E.A. Bushnell resides in Cleveland. "Bush" began life at hard labor, but his unusual talents were soon recognized. He is shy and diffident and avoids cliques and back-slapping dinners.

The only dyed in the wool New Yorker I know among the comic artists is Jack Callahan, who first saw the light of day in Brooklyn.

Rube L. Goldberg was born in San Francisco, but seldom goes back anymore. Although he owns several apartment houses there, he says the old town is changed. He thrills to his view of Broadway from the Times building at which he works.

He stormed all the newspaper shops when he came to New York, with no success, and was about to return to the Golden Gate when he got a small chance to "do his stuff" on the Evening Mail. He has developed into one of the highest paid cartoonists in the world.

He, like Briggs, is a boyish unspoiled young man. He works with a furious intensity, but plays just as hard. He is at home in a hash house where prize fighters loaf as well as at the Ritz. It would be difficult to call Rube "Mr. Goldberg." I think he would resent it.


Fontaine Fox is a tall, slender young man with a short, light moustache -- English fashion. From Louisville he migrated to Chicago and then the usual stopping place -- Manhattan, where his original drawings and ideas won him a national following. He is rather quiet and unassuming, but withal extraordinary. He was born in Louisville, Ky.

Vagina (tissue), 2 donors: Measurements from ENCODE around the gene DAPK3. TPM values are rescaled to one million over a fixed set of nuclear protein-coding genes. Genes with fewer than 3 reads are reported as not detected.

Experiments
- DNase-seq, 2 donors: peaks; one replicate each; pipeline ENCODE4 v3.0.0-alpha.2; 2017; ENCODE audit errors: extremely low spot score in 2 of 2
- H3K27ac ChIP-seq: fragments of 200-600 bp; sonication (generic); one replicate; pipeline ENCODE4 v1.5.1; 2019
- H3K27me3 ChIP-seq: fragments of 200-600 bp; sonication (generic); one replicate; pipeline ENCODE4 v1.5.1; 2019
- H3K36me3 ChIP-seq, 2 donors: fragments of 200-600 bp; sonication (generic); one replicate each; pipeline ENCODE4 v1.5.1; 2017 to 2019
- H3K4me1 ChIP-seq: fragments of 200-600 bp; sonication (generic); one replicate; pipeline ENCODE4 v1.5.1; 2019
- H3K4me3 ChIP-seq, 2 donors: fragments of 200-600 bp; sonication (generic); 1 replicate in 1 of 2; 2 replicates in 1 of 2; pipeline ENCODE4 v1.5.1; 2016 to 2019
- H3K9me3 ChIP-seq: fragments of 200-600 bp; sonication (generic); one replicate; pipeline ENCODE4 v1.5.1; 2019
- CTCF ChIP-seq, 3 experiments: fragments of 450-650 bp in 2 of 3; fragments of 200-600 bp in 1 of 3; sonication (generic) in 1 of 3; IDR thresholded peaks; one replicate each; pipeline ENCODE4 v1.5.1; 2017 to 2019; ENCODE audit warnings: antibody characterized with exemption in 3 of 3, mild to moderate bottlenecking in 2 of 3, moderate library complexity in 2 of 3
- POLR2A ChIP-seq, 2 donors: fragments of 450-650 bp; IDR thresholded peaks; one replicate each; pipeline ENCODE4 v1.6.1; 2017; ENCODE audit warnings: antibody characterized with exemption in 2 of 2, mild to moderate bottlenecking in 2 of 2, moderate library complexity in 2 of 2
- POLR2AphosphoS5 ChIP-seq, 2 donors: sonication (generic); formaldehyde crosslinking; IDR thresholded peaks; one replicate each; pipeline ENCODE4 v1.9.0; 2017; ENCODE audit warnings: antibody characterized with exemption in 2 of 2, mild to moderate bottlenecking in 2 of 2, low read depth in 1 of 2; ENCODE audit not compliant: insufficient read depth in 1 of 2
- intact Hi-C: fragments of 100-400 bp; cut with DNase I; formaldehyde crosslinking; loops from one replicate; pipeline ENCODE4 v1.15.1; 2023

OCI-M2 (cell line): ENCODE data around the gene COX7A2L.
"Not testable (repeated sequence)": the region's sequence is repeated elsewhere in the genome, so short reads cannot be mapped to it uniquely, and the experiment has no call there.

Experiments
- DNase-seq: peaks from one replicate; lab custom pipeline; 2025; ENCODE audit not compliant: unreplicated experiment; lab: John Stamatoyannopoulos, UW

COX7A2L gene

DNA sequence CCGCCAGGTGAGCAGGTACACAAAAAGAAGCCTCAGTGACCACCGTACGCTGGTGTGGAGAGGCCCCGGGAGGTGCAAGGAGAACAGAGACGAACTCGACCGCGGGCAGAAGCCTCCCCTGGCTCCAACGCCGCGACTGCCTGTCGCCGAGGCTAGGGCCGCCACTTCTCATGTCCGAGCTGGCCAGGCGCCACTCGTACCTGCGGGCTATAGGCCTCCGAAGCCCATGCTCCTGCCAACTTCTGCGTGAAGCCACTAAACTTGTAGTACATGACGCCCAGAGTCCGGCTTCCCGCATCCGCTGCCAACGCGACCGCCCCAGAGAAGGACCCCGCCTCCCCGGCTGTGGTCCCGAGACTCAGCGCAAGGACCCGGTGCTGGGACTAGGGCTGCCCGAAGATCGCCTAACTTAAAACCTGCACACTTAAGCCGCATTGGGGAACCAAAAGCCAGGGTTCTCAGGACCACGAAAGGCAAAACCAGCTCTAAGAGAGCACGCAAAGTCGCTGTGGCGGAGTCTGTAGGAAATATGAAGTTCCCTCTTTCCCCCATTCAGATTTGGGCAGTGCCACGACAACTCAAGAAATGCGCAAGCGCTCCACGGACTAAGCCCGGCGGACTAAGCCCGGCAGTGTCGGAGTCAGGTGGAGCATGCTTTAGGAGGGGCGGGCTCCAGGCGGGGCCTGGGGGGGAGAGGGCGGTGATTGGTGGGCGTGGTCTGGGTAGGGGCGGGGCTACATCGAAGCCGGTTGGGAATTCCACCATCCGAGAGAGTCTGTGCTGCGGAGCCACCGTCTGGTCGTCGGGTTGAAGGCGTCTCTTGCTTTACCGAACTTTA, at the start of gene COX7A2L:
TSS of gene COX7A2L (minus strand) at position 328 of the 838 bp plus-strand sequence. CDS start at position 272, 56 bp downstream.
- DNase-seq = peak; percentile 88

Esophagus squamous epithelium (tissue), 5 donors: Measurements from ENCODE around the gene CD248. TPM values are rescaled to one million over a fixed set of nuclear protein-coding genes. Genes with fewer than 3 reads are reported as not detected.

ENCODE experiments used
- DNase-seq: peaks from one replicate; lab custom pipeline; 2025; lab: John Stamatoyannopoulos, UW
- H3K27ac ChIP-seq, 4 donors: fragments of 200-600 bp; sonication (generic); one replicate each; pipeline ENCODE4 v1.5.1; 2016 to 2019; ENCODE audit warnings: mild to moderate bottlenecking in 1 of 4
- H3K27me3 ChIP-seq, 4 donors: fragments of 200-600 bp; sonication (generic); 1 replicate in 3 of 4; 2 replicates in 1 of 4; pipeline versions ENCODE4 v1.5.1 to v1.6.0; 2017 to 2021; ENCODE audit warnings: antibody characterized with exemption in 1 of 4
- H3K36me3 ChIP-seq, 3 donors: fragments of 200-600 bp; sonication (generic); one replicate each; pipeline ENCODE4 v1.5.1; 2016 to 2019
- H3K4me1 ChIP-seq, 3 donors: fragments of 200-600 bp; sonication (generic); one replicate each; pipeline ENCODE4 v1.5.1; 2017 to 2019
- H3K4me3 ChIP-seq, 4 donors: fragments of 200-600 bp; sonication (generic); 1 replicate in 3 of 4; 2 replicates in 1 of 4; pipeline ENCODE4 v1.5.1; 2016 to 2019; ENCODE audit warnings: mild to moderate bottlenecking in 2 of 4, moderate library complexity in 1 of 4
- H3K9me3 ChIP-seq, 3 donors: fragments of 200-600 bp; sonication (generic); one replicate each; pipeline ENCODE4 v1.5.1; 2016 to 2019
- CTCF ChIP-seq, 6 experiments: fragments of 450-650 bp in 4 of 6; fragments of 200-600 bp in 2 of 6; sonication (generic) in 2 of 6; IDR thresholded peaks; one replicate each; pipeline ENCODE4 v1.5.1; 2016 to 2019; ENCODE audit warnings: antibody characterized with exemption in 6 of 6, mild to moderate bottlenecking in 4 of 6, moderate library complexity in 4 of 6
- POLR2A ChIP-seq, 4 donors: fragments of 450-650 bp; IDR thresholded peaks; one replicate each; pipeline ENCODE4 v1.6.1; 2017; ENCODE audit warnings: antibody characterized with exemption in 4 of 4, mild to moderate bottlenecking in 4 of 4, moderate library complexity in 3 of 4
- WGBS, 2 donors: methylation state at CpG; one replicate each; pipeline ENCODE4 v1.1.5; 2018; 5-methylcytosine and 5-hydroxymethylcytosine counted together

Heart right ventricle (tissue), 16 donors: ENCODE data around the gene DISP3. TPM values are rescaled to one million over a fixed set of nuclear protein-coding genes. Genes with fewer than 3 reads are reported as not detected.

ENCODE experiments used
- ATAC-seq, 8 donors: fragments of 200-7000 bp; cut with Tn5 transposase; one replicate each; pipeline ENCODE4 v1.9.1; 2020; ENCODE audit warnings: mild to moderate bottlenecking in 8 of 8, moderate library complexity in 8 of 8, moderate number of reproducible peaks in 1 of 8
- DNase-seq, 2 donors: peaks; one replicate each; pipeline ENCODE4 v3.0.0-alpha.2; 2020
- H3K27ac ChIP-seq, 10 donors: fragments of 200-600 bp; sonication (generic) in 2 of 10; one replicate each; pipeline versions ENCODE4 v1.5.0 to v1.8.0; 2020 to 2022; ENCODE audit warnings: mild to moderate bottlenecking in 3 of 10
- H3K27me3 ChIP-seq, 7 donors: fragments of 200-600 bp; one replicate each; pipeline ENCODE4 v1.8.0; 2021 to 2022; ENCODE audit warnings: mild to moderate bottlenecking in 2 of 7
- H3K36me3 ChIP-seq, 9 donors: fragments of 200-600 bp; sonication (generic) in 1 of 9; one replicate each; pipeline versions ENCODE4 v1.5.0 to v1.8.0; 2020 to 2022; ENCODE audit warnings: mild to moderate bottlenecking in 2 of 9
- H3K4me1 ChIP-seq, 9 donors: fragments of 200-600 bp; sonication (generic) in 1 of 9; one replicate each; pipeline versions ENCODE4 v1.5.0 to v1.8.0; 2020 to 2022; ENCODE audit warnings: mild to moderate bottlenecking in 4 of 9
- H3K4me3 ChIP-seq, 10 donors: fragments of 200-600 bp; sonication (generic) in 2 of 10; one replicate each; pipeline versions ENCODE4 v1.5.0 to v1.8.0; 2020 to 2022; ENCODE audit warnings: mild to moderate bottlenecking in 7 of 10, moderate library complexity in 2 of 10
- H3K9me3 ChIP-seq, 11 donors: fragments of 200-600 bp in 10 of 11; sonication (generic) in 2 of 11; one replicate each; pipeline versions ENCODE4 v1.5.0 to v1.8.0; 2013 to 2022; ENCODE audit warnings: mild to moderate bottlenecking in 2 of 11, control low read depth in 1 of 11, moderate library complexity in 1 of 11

Al Frueh, the caricaturist, is a droll-appearing young man. He hails from Lima, O., but has spent the larger part of his life in Paris and New York. One might find his double in front of the village drug store almost any summer evening.

Herb Roth is a Californian of short but athletic build. He has blonde curly hair and the most distinguishing feature is what Carolyn Wells terms his "button nose." He lives in Gramercy Park, a few doors from The Players, and his off moments are spent canoeing or playing handball. He used to chew tobacco and once grew a beard that was the despair of his friends.

He likes to appear "a rough guy" to hide the romanticism that is his. Friends found him one morning with tears in his eyes in a public park. He was gazing at a crushed flower.